to school-home

In a comment on my “Dilating eye teeth” posting, Ron Hardin noted a wonderful story from the Onion, beginning:

Increasing Number of Parents Opting To Have Children School-Homed

WASHINGTON—According to a report released Monday by the U.S. Department of Education, an increasing number of American parents are choosing to have their children raised at school rather than at home.

Deputy Education Secretary Anthony W. Miller said that many parents who school-home find U.S. households to be frightening, overwhelming environments for their children, and feel that they are just not conducive to producing well-rounded members of society.

[from here, though available from many sources]

A play on the verb home-school ‘to school (children) at home’, with the two nouns exchanged — to yield a verb that doesn’t quite mean ‘to home (children) at school’, but rather ‘to raise (children) at school’, raising children being something that’s conventionally done at home.

The verb home-school (OED draft of December 2004: ‘to educate (a child, esp. one’s own) in the home’, as a transitive and also as an intransitive with an understood object, as in “You don’t have to be a qualified teacher to home-school”) is relatively recent, with OED cites only from 1981. It’s a conversion of some kind — either a back-formation from the synthetic compound home-schooling or a direct verbing from the noun-noun compound home school, both possible sources going back to the 19th century.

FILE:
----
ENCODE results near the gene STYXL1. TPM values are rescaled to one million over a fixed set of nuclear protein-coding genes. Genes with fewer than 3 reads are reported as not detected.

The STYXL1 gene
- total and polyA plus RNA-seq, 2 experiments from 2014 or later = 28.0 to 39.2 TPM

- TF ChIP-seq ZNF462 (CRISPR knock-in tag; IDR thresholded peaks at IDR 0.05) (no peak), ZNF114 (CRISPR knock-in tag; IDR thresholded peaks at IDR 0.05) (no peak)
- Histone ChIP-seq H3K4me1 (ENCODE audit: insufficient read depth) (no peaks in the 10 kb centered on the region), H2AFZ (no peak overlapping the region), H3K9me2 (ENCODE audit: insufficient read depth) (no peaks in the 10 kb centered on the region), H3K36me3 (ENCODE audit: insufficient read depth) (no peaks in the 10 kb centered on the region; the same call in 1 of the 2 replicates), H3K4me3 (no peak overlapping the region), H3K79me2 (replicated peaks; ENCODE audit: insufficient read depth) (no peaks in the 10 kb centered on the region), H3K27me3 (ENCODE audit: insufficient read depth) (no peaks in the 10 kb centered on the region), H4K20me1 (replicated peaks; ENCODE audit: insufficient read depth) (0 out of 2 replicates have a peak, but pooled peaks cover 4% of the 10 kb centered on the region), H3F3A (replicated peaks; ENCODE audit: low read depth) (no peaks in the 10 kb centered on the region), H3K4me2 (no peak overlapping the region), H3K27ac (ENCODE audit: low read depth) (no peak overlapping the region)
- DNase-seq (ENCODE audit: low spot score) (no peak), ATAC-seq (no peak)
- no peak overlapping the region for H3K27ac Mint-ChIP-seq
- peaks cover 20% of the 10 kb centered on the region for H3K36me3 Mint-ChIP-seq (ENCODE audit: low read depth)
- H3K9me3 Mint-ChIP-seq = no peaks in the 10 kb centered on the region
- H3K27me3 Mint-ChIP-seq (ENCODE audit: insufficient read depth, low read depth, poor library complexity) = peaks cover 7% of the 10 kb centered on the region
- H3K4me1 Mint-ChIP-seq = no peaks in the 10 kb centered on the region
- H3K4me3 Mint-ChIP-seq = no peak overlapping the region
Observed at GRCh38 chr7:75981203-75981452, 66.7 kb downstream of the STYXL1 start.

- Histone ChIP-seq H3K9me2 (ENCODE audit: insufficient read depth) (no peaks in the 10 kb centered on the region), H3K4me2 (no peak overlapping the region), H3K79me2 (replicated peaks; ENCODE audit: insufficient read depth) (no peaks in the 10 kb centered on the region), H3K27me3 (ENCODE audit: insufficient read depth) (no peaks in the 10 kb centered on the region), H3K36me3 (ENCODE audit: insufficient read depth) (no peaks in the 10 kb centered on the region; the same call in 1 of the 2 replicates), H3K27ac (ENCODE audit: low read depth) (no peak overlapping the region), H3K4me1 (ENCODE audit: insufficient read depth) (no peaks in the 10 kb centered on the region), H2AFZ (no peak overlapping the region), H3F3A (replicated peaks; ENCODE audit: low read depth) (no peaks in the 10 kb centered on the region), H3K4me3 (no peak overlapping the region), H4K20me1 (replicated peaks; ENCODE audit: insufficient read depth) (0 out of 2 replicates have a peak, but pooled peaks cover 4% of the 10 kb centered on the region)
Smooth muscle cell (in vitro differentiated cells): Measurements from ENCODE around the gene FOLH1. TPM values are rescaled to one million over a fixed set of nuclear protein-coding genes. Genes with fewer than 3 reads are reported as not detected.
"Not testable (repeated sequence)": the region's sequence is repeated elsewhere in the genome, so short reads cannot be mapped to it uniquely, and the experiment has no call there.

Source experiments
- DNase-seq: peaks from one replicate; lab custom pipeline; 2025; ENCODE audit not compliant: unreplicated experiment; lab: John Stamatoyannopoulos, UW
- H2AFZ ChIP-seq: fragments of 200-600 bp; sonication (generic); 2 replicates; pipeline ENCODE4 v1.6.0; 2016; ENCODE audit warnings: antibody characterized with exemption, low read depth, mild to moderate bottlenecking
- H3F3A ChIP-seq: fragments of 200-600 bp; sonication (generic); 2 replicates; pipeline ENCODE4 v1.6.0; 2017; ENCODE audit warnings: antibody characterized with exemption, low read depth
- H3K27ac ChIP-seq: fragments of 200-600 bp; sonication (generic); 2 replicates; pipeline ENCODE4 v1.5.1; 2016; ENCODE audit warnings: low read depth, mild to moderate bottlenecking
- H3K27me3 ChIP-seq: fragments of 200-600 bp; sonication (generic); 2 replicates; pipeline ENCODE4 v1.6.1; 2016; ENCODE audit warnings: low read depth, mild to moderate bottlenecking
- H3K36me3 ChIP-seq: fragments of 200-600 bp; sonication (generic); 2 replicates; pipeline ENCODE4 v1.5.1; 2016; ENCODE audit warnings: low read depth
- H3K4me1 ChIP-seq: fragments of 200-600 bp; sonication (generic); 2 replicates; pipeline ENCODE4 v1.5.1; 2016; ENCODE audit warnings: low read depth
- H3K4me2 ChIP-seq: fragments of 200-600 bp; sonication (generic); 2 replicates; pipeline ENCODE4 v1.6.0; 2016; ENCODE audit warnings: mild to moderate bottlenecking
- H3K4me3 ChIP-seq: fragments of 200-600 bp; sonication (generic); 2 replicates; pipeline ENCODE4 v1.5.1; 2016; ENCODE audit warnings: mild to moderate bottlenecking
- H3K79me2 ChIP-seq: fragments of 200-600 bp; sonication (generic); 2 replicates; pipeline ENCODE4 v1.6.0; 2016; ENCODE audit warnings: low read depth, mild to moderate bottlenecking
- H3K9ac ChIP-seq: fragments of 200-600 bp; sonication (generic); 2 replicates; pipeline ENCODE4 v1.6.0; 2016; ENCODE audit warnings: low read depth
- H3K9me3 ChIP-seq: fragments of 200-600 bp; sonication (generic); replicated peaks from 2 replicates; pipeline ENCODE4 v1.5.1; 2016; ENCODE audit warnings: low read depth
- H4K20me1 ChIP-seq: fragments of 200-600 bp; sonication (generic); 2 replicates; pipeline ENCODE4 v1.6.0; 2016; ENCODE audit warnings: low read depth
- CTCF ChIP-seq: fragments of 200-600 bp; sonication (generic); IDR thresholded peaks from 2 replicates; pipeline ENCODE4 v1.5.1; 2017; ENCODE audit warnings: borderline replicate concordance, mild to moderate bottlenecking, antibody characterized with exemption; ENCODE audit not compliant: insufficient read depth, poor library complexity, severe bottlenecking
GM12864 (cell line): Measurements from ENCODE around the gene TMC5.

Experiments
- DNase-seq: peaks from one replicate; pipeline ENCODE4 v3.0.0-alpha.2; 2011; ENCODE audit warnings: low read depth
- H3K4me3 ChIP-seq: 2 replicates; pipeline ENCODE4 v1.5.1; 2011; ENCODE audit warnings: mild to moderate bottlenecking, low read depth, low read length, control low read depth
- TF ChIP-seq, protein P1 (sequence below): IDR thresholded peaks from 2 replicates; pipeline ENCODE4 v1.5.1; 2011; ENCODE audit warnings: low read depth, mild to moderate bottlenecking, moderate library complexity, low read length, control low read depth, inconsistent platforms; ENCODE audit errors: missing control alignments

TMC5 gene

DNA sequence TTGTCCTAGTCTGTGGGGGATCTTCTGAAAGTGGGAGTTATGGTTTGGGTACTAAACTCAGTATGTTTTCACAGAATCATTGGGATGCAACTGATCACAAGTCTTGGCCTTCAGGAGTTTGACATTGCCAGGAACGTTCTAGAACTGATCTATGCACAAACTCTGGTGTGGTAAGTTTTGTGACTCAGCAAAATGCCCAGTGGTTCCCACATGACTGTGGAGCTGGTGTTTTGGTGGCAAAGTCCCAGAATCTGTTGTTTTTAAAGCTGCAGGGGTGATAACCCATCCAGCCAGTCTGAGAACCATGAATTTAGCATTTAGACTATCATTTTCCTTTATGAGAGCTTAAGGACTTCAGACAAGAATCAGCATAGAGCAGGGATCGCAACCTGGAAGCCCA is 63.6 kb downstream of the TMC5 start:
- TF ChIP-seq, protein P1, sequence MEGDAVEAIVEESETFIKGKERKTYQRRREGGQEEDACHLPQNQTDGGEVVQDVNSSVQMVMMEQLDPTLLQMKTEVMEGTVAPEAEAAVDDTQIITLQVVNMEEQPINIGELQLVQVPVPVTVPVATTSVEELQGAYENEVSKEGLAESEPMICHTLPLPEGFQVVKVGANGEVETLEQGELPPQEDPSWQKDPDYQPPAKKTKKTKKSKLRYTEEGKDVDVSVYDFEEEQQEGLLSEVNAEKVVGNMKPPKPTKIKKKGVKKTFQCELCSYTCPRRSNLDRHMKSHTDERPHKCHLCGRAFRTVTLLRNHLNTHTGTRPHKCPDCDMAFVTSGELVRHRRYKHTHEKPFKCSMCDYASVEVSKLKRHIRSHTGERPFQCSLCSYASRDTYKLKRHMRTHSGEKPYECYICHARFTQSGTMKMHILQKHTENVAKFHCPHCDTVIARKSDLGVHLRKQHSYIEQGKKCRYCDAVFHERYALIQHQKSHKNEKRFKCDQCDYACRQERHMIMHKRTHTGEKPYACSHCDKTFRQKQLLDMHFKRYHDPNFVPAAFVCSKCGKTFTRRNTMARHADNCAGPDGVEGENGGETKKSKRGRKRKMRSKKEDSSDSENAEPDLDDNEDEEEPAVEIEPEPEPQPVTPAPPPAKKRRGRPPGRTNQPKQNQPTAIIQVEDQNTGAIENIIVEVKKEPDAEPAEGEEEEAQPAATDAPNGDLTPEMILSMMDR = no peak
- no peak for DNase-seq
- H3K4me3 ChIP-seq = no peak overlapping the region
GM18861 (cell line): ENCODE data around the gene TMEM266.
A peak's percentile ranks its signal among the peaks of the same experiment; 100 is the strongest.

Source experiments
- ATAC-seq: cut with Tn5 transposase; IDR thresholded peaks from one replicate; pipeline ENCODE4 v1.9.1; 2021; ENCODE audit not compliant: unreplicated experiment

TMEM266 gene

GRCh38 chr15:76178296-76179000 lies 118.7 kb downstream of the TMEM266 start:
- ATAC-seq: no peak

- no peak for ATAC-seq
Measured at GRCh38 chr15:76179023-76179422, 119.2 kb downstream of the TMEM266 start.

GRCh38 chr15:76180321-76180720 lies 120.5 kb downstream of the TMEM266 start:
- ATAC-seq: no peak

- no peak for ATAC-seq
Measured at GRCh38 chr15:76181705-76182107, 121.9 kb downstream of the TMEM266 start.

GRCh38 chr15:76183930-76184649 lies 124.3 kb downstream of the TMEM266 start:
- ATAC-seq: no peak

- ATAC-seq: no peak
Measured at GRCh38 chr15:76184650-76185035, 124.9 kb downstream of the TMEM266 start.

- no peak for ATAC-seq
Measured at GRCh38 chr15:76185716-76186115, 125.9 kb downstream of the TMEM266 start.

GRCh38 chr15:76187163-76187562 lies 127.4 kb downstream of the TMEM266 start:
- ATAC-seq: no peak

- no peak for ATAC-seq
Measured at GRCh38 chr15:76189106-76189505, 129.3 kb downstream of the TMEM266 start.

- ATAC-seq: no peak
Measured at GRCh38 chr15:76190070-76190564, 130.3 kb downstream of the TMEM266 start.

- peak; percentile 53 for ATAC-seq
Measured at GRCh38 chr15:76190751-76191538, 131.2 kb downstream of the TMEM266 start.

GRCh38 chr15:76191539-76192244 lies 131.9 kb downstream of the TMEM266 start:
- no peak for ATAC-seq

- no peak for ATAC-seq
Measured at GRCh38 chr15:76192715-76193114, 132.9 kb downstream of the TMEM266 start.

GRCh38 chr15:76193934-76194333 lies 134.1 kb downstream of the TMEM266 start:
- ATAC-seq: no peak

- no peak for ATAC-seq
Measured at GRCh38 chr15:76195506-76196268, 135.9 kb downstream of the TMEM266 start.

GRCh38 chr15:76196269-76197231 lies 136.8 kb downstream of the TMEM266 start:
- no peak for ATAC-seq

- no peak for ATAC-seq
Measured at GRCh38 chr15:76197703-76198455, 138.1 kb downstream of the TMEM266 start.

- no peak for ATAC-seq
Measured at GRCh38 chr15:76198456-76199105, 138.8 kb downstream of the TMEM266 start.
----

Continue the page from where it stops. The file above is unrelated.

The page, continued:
In the 2004 OED entries, the compound home school (‘a school located in a private home; the fact of educating children, esp. one’s own, in the home’) is the older of the two, with cites from 1850. The cites for the compound home schooling (‘the action of teaching, or the fact of being taught, at home, esp. by one’s parents; education of a child by his or her parents’) go back to 1899. (In fact, the OED relates the synthetic compound to the noun-noun compound.)

(Along with the verb home-school, there is another relatively recent item, the synthetic compound home-schooler, with two senses: ‘a child who is educated at home’, from 1981; ‘a parent (or occas. another person) who teaches children at home’, from 1984.)

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